My simple answer would be by any means possible. I use Twitter, Facebook, place ads, do interviews such as this, as well as print and radio. I also have done book signings and lectures at independent bookstores, and have a blog site where I write stories about the motion picture and television stars that I had worked with when I was in the industry. Still, it is never enough. Competition is hard, and even though you have a great story, it only sells if someone knows about it. For the release of my next book I am considering hiring a publicist. As far as tips- if you believe in your product…sell…sell…sell.

Competition is hard and with the recent trends in publishing, it’s getting harder every day. Still, like you say, the best thing to do is to believe in your work and sell…sell…sell. Who or what has been the biggest influence in your writing career and why?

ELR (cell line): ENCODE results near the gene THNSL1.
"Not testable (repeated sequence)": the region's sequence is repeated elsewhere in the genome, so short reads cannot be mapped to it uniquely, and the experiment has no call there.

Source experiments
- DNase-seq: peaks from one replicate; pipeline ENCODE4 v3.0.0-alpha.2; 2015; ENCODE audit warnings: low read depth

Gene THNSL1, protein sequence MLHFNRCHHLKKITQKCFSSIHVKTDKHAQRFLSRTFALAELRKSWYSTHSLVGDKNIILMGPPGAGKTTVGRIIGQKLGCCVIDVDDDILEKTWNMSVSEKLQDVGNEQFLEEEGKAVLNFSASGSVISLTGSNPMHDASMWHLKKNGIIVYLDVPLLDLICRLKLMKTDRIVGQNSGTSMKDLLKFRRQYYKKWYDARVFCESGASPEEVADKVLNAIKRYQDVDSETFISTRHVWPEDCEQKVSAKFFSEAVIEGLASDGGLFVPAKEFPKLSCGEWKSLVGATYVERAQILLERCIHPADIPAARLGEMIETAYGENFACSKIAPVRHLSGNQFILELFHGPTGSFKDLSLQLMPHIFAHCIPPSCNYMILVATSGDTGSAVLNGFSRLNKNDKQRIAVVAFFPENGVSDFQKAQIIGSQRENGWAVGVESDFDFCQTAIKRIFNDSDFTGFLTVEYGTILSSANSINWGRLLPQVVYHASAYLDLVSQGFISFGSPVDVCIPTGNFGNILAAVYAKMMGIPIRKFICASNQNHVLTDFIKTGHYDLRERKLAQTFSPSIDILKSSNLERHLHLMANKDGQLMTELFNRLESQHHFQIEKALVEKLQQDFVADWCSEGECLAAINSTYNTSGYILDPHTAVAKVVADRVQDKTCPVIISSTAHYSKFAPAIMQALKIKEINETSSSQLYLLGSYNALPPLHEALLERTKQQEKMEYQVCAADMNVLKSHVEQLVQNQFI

All my friends at the two writing groups give me a boost when my batteries start running a little low, however, with the risk of sounding a little maudlin I would have to say my parents, especially my mother. It was her persistence that set me on the right course. When I was in second grade the teacher noticed that I wasn’t paying attention to our reading sessions. I seemed distracted, and she communicated that to my mother. My mother asked if she could borrow some books over the summer, and spent each day with me reading. She always felt bad that she hadn’t graduated from high school, and impressed upon me the importance of learning, and especially reading. I became a good student after that, and an avid reader. She passed away nine years ago, but I think she would be very pleased to see that her hard work and concern had paid off, and her son is a published author.